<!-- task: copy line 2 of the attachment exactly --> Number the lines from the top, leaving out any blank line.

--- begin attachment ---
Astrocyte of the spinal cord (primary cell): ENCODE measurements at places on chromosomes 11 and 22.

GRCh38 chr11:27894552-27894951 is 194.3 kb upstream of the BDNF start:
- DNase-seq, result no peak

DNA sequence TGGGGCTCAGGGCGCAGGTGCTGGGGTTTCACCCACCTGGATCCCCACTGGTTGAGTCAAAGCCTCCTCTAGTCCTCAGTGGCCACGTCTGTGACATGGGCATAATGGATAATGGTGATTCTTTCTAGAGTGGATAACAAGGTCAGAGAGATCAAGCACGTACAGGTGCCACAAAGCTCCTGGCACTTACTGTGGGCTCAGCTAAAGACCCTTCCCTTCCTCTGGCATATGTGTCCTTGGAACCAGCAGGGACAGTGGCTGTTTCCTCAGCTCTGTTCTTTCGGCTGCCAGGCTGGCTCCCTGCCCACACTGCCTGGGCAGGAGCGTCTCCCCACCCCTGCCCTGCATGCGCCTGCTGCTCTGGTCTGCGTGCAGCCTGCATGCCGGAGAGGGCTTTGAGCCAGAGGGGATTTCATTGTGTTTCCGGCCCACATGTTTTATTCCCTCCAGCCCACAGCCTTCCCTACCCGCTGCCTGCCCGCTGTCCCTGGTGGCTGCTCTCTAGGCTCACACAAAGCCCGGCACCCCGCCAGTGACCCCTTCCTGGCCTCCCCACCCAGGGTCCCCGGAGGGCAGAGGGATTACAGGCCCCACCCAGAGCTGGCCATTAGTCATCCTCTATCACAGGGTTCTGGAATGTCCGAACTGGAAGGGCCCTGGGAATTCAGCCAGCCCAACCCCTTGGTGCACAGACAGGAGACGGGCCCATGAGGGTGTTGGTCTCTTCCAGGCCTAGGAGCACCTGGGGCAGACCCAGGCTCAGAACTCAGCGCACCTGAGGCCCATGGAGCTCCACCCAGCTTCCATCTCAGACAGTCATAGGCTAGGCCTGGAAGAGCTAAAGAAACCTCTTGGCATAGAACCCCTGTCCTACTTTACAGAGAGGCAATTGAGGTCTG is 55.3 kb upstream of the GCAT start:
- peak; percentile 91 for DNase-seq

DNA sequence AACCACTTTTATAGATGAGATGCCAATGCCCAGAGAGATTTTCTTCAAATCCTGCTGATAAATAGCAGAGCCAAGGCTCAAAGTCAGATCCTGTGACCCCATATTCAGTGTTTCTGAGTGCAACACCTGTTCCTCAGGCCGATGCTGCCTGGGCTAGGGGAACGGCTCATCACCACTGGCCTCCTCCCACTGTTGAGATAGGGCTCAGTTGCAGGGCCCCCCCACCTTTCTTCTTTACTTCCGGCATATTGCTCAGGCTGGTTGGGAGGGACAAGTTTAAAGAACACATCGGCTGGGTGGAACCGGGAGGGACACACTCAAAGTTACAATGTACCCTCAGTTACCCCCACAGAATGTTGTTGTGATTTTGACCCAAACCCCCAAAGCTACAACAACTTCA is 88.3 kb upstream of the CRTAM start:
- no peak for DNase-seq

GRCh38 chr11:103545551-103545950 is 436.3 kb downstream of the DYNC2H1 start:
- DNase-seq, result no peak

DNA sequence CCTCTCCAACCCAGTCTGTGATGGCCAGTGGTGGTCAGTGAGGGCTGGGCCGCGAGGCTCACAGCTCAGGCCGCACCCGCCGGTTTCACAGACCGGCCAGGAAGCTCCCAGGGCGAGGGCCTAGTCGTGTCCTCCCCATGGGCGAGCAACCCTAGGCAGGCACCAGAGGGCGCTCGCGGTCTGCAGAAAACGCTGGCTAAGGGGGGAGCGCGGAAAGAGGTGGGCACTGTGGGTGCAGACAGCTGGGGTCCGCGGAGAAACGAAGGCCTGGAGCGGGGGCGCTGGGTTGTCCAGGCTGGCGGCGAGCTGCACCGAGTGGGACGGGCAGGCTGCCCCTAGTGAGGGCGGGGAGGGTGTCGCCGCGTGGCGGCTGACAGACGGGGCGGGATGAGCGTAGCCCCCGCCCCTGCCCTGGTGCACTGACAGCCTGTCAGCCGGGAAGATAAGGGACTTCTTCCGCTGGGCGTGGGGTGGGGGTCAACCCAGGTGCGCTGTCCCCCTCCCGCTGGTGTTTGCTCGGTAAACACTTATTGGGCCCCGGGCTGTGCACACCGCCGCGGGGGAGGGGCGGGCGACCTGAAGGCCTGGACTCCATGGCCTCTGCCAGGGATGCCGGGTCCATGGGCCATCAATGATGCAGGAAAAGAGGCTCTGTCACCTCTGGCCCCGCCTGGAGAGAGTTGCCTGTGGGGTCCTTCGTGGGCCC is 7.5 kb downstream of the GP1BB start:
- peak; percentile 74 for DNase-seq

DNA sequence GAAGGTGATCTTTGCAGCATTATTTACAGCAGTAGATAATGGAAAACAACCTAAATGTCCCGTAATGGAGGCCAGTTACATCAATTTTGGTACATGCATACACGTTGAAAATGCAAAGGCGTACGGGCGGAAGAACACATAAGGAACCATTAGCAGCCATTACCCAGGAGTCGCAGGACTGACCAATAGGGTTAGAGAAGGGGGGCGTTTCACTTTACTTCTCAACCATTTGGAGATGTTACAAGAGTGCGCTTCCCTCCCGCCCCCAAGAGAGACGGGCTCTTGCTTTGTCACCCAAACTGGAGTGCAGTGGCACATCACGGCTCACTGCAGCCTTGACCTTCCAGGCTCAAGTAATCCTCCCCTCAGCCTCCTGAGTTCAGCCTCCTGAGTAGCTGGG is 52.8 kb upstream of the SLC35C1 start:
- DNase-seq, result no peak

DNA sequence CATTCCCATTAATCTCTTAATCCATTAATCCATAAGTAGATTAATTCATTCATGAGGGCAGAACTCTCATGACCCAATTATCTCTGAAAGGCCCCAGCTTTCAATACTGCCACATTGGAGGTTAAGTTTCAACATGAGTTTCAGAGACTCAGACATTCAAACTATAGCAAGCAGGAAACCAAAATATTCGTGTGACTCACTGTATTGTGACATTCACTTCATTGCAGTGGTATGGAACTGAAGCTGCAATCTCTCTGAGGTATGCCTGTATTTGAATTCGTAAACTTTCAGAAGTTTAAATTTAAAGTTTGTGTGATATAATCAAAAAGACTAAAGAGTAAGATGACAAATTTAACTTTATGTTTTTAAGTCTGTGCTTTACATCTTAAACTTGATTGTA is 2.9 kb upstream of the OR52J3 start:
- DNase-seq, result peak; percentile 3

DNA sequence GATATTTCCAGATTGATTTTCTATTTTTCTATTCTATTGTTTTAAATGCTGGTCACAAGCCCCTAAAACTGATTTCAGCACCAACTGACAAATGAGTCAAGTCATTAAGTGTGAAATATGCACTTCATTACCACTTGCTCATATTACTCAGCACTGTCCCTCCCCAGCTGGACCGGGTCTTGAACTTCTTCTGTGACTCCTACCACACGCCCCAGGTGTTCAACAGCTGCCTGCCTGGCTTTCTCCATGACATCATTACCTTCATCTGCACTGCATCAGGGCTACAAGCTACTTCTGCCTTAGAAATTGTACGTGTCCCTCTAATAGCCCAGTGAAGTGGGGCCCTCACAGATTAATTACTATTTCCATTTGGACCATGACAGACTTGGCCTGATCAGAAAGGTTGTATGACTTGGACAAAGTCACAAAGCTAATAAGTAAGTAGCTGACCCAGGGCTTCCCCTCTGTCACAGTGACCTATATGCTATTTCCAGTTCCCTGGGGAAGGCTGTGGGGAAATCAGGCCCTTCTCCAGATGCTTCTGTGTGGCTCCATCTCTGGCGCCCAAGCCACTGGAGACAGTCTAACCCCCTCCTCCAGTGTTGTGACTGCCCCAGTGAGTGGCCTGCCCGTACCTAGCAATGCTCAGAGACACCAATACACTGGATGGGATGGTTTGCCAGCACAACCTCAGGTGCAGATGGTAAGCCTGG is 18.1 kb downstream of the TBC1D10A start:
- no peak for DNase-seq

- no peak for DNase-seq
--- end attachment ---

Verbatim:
GRCh38 chr11:27894552-27894951 is 194.3 kb upstream of the BDNF start: